Egyptian civilization has flourished continuously since prehistoric times. While the civilization’s rulers, writing, natural climate, religion and borders have changed many times over the millennia, Egypt still exists as a modern-day country.
The civilization has always been strongly connected with other parts of the world, bringing in and exporting goods, religions, food, people and ideas. At times ancient Egypt ruled territory outside the modern-day country’s border, controlling territory in what is now Sudan, Cyprus, Lebanon, Syria, Israel and Palestine.
The country was also occupied by other powers — the Persians, Nubians, Greeks and Romans all conquered the country at different points in time.
A number of names were used for Egypt in ancient times. A popular ancient name for Egypt was “Kemet,” which means the “black land.” Scholars generally believe that this name derives from the fertile soil that is left over when the Nile flood recedes in August.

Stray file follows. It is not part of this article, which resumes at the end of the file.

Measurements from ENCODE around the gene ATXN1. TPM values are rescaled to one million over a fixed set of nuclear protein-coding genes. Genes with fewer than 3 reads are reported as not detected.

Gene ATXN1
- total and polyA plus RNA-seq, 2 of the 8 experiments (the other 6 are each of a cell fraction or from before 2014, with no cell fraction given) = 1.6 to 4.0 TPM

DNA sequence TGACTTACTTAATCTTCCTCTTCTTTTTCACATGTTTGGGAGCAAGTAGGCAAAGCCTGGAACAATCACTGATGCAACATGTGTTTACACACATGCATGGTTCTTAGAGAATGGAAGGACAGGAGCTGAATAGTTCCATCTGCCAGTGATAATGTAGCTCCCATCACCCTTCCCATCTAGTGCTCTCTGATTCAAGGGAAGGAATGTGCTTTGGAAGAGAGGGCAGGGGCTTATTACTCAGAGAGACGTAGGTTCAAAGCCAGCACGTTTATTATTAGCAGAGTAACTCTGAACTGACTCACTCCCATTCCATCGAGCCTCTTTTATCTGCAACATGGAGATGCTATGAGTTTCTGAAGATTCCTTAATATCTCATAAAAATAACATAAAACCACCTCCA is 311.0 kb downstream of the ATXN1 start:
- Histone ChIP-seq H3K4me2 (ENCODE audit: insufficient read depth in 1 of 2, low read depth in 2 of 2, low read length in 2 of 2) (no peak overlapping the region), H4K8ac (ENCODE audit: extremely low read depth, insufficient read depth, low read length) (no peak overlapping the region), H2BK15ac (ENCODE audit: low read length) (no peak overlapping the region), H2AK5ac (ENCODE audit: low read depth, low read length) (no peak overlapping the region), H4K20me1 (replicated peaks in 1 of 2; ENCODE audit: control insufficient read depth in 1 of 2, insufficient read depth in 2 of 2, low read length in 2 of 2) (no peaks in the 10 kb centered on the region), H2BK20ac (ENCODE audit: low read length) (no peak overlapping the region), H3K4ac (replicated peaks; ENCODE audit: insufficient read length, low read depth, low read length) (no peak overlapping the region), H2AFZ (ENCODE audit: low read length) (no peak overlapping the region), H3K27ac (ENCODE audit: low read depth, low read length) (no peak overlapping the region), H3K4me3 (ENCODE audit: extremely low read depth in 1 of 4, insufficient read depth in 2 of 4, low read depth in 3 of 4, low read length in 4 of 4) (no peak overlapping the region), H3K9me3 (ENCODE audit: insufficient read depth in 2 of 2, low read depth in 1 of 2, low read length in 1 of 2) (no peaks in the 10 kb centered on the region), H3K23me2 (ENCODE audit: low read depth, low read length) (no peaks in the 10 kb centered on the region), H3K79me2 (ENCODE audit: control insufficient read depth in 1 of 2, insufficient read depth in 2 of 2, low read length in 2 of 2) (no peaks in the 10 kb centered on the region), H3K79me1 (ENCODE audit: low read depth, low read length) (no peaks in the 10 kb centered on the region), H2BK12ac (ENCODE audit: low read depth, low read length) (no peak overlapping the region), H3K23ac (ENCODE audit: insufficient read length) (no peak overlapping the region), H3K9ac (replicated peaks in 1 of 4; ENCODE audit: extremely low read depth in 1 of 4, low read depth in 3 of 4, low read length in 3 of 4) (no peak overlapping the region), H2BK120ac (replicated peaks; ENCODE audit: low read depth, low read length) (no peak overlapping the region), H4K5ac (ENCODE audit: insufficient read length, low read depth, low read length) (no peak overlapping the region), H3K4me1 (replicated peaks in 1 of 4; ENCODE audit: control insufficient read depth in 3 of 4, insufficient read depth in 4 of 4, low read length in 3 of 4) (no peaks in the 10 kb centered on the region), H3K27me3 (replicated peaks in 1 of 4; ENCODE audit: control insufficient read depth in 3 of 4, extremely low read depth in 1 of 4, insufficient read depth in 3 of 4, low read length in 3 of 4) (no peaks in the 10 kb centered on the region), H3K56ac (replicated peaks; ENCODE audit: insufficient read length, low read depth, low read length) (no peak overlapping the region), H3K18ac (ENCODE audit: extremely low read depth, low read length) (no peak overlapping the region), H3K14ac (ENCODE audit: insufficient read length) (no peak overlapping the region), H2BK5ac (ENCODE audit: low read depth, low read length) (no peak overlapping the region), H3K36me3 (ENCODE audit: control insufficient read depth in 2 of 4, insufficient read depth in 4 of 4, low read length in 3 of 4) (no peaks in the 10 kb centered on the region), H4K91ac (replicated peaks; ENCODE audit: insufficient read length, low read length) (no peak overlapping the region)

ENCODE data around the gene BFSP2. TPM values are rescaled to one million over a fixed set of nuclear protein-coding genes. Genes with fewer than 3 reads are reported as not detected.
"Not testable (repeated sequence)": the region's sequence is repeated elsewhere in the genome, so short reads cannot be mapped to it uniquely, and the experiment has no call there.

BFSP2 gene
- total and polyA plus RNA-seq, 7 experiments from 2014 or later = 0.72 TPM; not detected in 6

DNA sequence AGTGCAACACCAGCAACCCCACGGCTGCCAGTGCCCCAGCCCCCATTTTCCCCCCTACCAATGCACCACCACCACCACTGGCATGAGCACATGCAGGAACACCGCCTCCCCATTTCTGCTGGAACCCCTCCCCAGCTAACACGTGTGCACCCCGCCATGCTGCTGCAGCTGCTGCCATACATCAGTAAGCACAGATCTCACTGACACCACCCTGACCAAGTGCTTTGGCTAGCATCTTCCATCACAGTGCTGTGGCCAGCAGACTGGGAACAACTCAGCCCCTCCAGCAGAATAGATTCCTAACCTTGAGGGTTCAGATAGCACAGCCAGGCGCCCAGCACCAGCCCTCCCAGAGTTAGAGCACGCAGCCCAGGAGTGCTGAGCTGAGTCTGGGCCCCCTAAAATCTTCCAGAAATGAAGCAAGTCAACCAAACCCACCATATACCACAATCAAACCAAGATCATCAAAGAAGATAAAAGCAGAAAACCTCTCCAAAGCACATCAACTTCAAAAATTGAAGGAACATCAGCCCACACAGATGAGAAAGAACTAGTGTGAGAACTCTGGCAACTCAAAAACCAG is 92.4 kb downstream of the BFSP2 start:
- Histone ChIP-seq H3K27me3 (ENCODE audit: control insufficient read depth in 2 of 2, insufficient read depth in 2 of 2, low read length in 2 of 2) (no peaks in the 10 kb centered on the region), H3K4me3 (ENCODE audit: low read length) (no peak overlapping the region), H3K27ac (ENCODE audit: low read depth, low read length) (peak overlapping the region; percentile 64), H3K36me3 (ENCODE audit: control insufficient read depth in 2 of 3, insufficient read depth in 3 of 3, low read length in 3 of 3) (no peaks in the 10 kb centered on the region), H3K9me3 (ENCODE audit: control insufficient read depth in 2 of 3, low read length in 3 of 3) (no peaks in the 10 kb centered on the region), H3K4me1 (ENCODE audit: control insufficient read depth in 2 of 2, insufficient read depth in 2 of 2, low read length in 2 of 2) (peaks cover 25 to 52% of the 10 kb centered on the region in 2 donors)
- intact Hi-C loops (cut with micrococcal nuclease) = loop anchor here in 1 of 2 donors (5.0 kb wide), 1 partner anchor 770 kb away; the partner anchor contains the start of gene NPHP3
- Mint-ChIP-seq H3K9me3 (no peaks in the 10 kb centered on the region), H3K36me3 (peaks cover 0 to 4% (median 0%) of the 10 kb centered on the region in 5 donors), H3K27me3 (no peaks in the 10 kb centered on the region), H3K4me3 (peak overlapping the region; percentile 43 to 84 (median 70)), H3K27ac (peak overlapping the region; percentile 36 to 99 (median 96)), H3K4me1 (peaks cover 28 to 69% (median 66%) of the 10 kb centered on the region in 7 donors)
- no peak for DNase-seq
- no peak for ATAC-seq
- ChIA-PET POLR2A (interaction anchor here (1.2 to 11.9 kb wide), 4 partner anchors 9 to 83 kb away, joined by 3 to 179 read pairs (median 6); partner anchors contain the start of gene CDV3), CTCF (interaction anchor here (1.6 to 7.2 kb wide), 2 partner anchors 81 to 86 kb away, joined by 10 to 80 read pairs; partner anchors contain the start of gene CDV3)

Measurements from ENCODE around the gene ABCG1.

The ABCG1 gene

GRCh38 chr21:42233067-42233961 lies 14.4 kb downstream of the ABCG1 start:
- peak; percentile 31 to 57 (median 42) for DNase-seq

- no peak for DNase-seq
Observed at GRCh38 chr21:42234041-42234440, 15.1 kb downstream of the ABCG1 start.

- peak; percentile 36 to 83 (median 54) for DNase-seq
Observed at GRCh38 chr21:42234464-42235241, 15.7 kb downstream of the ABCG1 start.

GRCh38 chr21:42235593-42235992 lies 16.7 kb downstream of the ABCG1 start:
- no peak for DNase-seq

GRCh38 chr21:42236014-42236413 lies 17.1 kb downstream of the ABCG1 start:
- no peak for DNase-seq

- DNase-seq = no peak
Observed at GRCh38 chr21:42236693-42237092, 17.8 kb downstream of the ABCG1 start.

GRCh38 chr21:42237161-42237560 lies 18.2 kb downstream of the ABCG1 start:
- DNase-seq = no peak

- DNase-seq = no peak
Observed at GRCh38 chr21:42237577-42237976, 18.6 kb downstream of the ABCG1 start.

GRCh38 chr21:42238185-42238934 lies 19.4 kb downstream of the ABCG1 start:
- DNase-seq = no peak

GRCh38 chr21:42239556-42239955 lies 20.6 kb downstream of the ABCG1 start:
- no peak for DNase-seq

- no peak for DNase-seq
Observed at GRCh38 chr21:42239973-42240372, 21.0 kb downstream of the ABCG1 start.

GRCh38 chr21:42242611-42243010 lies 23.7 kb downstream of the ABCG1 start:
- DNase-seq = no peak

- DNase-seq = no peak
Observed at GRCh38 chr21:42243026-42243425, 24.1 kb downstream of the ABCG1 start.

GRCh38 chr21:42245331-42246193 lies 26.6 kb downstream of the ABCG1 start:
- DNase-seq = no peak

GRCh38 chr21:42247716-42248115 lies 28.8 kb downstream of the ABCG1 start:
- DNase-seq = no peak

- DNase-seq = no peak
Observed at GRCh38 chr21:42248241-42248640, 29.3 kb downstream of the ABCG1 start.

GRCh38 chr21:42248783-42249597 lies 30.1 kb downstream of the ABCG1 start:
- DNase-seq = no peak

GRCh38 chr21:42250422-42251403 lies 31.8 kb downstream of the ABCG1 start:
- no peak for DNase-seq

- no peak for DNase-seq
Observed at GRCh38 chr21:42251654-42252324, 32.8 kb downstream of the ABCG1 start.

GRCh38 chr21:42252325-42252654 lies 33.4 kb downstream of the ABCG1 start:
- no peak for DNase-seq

Egypt reached the pinnacle of its power in the New Kingdom, ruling much of Nubia and a sizable portion of the Near East, after which it entered a period of slow decline. During the course of its history Egypt was invaded or conquered by a number of foreign powers, including the Hyksos, the Libyans, the Nubians, the Assyrians, the Achaemenid Persians, and the Macedonians under the command of Alexander the Great. The Greek Ptolemaic Kingdom, formed in the aftermath of Alexander’s death, ruled Egypt until 30 BC, when, under Cleopatra, it fell to the Roman Empire and became a Roman province.